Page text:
The holding of a peaceful, non-obstructive assembly on the public highway was not an activity incidental to the public's right of passage along the highway, and it became an offence if done where such an assembly was prohibited by statutory order.
The Queen's Bench Divisional Court allowed the prosecution's appeal by case stated from the decision of Salisbury Crown Court, on 4 January 1996, allowing appeals by Margaret Jones and Richard Lloyd against their conviction by the Salisbury Justices on 3 October 1995 for offences of trespassery assembly under section 14B(2) of the Public Order Act 1986 (as amended by sections 70 and 71 of the Criminal Justice and Public Order Act 1994).
Under section 14A(1) of the Act, where a chief police officer believed an assembly was to be held on land to which the public had no right or only a limited right of access, and without the occupier's permission or in excess of that limited right of access, and where the assembly might result in significant damage to land, or a building or monument on it, of historical, architectural, archeological or scientific importance, he might apply to the local authority for an order prohibiting for a specified period the holding of trespassory assemblies in the area. By section 14A(9) "assembly" was defined as "an assembly of 20 or more persons".
Under section 14B(2) a person who took part in an assembly which he knew was prohibited by an order under section 14A was guilty of an offence.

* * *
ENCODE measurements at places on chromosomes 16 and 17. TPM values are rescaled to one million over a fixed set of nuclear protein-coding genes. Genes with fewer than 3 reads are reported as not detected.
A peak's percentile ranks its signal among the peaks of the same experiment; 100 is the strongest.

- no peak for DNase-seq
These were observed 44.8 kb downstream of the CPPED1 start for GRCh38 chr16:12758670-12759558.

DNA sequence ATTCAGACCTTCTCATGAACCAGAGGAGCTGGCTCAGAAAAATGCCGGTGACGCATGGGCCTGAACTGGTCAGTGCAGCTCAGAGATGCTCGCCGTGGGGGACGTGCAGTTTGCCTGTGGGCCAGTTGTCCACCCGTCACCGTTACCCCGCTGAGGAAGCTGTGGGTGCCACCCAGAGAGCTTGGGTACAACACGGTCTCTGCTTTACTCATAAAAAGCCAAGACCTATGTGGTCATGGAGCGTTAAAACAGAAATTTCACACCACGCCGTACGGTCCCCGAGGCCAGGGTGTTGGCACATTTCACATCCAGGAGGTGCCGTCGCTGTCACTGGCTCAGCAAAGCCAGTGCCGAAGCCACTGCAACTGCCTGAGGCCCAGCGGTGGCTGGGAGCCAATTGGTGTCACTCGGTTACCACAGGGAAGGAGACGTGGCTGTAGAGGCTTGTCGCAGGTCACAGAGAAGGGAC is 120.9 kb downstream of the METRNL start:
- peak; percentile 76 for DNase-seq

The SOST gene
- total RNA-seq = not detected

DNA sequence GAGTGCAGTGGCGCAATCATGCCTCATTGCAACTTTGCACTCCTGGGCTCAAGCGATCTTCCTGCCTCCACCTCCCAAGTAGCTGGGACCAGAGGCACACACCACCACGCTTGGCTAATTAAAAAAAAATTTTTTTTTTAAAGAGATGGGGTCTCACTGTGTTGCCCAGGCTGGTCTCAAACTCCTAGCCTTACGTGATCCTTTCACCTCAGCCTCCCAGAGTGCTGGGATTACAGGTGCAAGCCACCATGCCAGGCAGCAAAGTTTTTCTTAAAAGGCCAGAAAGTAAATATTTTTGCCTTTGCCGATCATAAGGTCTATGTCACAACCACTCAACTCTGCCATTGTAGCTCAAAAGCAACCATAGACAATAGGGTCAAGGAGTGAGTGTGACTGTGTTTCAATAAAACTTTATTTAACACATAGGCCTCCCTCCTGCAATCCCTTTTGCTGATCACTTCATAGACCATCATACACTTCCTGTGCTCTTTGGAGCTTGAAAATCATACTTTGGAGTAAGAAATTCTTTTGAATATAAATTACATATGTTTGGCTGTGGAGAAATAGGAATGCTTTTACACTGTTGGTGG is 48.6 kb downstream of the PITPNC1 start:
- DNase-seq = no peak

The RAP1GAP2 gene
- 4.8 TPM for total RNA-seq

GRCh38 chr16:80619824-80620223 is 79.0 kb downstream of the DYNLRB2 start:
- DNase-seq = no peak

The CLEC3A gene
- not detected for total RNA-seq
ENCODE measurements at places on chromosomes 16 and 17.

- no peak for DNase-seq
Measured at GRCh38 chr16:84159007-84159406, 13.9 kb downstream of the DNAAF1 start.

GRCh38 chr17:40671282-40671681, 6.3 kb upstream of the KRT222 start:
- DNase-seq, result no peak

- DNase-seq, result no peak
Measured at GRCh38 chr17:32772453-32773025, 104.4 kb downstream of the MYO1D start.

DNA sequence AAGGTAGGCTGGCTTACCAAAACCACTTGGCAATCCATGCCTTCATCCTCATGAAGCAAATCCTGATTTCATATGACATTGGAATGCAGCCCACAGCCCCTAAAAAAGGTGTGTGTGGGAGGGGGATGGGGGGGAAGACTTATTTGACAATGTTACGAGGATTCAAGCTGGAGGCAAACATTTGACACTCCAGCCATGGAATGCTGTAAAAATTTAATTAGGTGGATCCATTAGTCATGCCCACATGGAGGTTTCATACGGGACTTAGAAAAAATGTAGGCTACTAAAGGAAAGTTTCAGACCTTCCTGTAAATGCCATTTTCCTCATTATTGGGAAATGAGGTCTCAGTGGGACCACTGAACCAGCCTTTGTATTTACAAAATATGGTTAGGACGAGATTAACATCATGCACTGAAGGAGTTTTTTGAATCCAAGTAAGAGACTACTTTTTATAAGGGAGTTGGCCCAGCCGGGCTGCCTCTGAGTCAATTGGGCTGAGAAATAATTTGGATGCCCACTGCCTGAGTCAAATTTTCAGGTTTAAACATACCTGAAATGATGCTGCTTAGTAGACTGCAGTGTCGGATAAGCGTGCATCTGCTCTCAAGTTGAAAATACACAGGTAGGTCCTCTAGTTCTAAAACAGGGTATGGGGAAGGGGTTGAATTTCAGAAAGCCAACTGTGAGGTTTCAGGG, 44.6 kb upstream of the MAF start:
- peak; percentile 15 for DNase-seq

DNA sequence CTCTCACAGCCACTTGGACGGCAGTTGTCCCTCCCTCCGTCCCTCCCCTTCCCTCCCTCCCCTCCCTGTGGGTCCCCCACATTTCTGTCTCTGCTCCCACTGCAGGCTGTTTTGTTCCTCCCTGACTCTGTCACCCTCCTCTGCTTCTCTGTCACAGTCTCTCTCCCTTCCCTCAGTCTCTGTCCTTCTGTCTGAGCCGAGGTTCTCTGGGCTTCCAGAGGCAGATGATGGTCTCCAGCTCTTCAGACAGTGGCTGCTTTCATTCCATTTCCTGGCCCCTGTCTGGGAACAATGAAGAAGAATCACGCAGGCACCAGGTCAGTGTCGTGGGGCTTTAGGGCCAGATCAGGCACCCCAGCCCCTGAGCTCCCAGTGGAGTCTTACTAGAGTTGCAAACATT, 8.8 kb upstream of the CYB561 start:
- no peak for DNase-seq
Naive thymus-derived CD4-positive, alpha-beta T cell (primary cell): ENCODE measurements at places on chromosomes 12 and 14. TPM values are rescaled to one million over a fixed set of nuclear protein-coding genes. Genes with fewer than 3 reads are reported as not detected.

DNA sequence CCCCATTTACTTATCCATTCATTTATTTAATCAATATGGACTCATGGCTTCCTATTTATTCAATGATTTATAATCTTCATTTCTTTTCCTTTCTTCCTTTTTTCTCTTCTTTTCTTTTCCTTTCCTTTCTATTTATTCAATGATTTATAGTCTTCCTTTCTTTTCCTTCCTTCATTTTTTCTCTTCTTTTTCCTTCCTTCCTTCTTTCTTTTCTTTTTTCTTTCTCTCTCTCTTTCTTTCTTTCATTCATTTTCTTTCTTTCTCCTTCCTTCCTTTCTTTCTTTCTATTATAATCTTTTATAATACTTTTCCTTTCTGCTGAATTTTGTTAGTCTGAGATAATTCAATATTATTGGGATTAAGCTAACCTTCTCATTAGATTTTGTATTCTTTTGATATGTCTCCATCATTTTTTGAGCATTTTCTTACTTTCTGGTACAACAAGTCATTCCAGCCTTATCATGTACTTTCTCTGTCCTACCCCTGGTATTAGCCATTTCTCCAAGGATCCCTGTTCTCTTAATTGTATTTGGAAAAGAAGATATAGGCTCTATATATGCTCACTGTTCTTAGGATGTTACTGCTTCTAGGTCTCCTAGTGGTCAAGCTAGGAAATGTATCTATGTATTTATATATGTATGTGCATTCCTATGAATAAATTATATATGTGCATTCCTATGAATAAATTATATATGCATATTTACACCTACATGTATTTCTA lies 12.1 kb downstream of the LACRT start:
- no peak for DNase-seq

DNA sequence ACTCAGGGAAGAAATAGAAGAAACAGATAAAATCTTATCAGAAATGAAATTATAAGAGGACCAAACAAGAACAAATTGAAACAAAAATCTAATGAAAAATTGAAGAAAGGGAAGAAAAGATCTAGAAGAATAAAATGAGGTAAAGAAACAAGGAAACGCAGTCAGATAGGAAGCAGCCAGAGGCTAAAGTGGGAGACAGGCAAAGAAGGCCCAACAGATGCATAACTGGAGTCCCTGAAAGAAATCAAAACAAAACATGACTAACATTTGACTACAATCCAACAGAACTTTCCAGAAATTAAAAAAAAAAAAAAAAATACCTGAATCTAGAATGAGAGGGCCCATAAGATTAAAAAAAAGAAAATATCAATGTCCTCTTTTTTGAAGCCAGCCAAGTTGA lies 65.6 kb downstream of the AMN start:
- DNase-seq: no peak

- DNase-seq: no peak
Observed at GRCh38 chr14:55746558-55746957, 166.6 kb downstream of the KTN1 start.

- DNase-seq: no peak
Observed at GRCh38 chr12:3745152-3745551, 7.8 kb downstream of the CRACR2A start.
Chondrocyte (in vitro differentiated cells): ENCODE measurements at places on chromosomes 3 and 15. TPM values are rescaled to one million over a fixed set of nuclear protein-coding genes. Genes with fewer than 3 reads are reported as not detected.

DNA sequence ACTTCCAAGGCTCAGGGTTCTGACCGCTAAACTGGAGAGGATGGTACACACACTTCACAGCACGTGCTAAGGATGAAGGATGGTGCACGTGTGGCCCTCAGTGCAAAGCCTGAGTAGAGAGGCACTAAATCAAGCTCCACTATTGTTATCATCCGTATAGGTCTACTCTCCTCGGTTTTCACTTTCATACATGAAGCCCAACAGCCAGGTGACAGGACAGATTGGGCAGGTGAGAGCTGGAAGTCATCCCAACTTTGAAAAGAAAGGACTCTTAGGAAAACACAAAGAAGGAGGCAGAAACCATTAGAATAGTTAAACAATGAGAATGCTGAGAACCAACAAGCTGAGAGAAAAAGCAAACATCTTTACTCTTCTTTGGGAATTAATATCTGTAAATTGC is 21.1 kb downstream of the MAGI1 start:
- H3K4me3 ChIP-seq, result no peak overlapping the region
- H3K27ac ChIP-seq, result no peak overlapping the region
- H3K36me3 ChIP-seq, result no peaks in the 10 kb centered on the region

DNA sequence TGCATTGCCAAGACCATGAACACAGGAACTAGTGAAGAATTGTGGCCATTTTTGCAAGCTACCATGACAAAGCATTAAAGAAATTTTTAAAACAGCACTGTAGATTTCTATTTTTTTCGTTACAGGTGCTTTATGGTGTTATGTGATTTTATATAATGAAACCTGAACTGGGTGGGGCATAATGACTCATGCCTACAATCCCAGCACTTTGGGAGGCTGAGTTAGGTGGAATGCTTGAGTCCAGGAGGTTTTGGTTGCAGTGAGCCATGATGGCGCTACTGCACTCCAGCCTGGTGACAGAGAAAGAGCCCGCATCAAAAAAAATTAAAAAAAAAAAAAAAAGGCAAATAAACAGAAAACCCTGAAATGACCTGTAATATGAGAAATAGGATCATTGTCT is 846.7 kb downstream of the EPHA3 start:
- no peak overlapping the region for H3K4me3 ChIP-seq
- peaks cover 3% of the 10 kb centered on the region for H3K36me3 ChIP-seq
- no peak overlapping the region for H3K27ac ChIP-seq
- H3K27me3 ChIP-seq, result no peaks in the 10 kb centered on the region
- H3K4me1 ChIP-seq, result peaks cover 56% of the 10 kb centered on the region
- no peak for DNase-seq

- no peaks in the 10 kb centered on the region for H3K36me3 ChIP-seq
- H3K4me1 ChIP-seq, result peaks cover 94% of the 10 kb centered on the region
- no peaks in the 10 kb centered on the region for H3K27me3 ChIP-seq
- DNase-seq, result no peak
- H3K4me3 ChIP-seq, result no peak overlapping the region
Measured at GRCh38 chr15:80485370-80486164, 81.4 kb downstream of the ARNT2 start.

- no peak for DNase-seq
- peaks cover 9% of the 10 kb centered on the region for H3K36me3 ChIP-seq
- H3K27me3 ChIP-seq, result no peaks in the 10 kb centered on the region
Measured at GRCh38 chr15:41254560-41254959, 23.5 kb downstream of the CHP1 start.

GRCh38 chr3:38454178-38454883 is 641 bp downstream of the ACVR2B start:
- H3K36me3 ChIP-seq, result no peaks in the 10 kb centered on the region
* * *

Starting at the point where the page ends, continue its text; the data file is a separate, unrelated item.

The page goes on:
On 22 May 1995 an order was made under section 14A, prohibiting the holding of trespassory assemblies within a four-mile radius of Stonehenge from 29 May to 1 June 1995. On 1 June, the defendants were among a group of people gathered on a grass verge on the road side of the perimeter fence to the west of Heelstone at Stonehenge. Three police officers independently counted 21 persons in the group. The police took the view this was a trespassory assembly and moved to disperse it.
The defendant Margaret Jones protested there were only 19 in the group. They refused to disperse and the defendants and one other were arrested. The defendants argued they had no case to answer because (a) the land they had been on was part of the public highway, and (b) the group was peaceful, did not create an obstruction and was not a public nuisance.
The Crown Court held that there was no evidence the group was exceeding the public's limited right of access to the highway. The prosecution appealed.
Michael Butt (CPS) for the prosecution; Keir Starmer (Douglas & Partners, Bristol) for the defendants.
Lord Justice McCowan said the view, accepted by the Crown Court, that any assembly on the highway was lawful as long as it was peaceful and non- obstructive of the highway, was mistaken. It left out of account the the order made under section 14A and its operation to prohibit the holding of any assembly which occurred to restrict the limited right of access to the highway by the public.
Accordingly, where an order under section 14A was in force, a peaceful assembly of 20 or more persons which did not obstruct the highway nevertheless exceeded the public's limited right of access to the highway so as to constitute a trespassory assembly.
It was argued that the public's right of passage along the highway must include anything incidental thereto. But that left the question of what was incidental to passage. Passing the time of day with an acquintance might qualify, but his Lordship would reject the suggestion that the holding of an assembly of 21 persons could possibly do so.
In order to prove an offence under section 14B(2), the prosecution need prove no more than that the assembly consisted of 20 or more persons and that the person accused was taking part in that assembly knowing it to be prohibited by an order under section 14A.Reuse content